HOUSTON -- For older patients on dialysis, the phosphate binder sevelamer (Renagel) may be associated with a lower death rate compared with calcium-based phosphate binders, investigators reported.
HOUSTON, Aug. 31 -- For older patients on dialysis, the phosphate binder sevelamer (Renagel) may be associated with a lower death rate compared with calcium-based phosphate binders, investigators reported.
However, in a randomized trial pitting sevelamer against calcium-based phosphate binders for prevention of hyperphosphatemia in dialysis patients, the study did not meet its primary endpoint of demonstrating a statistically significant mortality benefit (P=0.40).
There were no overall significant differences in all-cause or cause-specific mortality for those randomized to Renagel compared with those treated with calcium-based phosphate binders, found Wadi N. Suki, M.D., of Baylor College of Medicine here, and colleagues.
Only in patients older than 65 was there a significant effect of sevelamer in lowering the mortality rate, they reported online in Kidney International. "There was a suggestion that sevelamer was associated with lower overall, but not cardiovascular-linked, mortality in older patients," they wrote.
Sevelamer, a non-abosrbed, phosphate-binding polymer, has been shown in previous studies to be associated with lower degrees of arterial calcification than calcium-based binders. But whether the reduction in calcification might translate into lower mortality rates among dialysis patients had been unknown, the authors noted.
They conducted a multicenter, randomized, open-label trial in 2,103 patients on kidney dialysis in 75 U.S.centers. A total of 1,068 patients completed the study, 551 in the sevelamer group, and 517 in the calcium group. The calcium binders used were either calcium acetate (PhosLo), or calcium carbonate (Tums) for those patients who could not tolerate calcium acetate.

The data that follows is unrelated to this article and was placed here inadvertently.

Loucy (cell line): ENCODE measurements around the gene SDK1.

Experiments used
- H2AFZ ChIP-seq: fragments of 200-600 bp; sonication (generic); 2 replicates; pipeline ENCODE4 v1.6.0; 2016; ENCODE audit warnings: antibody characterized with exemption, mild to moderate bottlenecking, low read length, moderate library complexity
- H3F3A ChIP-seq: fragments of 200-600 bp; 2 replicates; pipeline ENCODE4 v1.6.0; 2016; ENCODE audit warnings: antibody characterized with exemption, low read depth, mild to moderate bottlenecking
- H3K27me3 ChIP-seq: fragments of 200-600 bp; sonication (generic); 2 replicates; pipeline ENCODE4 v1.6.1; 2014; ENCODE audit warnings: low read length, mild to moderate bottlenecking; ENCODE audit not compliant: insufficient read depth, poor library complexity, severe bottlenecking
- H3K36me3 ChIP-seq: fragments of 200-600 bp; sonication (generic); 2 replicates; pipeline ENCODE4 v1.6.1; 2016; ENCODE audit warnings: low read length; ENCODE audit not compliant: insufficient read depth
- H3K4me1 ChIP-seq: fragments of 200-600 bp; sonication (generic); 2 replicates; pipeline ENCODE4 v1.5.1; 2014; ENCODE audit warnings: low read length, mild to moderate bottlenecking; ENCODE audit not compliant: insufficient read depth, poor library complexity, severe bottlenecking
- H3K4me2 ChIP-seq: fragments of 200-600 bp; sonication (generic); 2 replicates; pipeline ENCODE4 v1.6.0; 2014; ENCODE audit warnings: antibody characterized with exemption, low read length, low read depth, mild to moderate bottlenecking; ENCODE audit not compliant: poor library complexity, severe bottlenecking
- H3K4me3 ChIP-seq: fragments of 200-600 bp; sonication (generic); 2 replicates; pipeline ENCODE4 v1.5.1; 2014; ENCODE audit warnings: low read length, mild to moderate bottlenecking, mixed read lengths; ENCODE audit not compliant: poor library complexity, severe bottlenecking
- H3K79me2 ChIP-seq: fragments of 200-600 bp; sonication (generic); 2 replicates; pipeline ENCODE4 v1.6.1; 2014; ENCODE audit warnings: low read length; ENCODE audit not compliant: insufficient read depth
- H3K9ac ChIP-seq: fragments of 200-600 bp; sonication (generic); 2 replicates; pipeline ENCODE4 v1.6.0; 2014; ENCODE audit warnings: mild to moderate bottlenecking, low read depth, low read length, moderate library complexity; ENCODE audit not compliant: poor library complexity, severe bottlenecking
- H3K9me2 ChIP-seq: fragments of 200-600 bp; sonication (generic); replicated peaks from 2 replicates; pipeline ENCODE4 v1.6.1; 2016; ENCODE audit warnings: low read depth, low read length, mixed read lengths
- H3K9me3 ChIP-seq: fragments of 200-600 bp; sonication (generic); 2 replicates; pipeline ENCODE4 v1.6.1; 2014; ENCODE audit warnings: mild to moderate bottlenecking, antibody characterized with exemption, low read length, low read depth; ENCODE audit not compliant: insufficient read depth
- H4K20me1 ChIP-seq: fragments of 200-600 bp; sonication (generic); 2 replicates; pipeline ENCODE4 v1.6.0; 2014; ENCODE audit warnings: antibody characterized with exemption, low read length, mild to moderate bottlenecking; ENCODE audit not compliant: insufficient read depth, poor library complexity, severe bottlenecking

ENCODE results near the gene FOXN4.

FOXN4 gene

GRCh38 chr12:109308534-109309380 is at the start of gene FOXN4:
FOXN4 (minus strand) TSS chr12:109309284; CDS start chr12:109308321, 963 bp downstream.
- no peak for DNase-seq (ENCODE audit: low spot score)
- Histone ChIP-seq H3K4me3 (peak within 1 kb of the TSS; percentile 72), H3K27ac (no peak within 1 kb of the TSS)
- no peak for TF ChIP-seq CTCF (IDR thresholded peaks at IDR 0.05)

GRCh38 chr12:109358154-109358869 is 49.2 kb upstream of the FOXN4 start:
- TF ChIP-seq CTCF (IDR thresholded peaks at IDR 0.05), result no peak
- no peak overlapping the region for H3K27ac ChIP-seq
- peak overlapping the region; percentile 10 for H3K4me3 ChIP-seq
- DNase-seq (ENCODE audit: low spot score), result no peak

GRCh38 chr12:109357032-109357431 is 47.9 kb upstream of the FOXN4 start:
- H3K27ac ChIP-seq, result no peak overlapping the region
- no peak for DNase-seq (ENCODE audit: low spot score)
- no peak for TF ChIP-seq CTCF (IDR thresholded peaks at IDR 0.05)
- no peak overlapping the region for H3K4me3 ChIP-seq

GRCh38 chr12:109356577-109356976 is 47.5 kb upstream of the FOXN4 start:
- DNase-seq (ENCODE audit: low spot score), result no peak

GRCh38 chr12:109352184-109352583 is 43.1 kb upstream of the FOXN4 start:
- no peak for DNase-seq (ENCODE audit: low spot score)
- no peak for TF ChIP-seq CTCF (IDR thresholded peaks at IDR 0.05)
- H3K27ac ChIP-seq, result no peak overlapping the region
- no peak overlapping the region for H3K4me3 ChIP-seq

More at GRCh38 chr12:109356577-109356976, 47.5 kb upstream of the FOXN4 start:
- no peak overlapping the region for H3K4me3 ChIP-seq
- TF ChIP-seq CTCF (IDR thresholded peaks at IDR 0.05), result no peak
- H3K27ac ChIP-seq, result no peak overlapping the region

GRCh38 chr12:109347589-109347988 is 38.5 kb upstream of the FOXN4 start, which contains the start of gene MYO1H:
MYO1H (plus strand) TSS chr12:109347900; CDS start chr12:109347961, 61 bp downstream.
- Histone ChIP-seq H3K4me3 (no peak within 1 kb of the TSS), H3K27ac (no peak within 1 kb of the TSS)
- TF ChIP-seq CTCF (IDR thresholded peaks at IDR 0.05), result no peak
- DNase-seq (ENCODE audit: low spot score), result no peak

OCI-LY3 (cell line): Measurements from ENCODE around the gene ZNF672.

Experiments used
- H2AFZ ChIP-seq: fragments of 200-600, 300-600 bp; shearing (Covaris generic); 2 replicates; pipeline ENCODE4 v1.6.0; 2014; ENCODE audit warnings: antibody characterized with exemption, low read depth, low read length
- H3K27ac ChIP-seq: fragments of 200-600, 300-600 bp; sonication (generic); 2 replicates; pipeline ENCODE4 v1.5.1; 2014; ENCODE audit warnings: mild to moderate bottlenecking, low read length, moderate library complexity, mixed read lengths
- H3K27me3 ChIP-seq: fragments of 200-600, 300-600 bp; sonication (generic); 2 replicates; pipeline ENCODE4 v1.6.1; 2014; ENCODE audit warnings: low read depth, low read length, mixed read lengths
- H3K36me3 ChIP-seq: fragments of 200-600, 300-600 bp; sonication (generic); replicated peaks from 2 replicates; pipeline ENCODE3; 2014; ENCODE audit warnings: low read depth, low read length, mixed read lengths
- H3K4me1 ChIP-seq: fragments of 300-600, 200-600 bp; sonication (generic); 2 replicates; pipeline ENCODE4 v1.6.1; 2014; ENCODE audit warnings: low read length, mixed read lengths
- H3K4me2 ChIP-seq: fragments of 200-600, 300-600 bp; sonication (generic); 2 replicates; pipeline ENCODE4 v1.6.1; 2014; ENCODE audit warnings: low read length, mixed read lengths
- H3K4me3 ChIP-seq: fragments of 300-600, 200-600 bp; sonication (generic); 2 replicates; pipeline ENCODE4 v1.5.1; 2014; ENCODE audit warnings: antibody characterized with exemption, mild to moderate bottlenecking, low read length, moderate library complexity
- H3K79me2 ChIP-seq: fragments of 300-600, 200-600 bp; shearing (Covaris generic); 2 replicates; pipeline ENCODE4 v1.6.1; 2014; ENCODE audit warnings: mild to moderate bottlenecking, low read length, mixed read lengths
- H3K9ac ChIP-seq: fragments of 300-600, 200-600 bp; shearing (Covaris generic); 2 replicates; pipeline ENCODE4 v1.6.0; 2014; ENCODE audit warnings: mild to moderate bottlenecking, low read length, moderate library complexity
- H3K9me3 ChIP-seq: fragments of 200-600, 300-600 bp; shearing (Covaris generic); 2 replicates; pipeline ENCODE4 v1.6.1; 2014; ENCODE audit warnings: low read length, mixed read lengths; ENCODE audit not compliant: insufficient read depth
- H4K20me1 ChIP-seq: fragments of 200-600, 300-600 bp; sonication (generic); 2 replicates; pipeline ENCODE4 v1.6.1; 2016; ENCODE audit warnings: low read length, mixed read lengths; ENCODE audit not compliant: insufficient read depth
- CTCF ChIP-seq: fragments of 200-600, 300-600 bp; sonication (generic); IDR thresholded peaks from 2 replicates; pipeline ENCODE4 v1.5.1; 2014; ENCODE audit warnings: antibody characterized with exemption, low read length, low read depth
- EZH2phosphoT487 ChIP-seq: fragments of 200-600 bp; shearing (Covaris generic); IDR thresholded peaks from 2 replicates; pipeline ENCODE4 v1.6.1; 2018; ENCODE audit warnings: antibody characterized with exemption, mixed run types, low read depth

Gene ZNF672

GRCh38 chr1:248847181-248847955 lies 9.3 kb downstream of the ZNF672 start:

The patients were followed from randomization date through either death, study cessation, in the case of early termination, 90 days following discontinuation of the study drug. The primary endpoint was all-cause mortality; cause-specific mortality, including deaths from cardiovascular events, infections, or other causes, was a secondary endpoint.
Deaths were classified as being cardiovascular if they occurred because of acute myocardial infarction, pericarditis (including cardiac tamponade), atherosclerotic heart disease, cardiomyopathy, cardiac arrhythmia, cardiac arrest (cause unknown), valvular heart disease, pulmonary edema due to exogenous fluid, cerebrovascular accident (including intracranial hemorrhage), or ischemic brain damage/anoxic encephalopathy.
The investigators also looked at hospitalization and discharge dates, demographics, and renal history data.
In all-cause mortality, there were 267 deaths in the sevelamer group and 275 deaths in the calcium group. The sevelamer-group mortality rate was 15.0 per 100 patient-years, compared with 16.1/100 in the calcium group (hazard ratio 93, 95% confidence interval 0.79 to .10; log-rank P=0.40).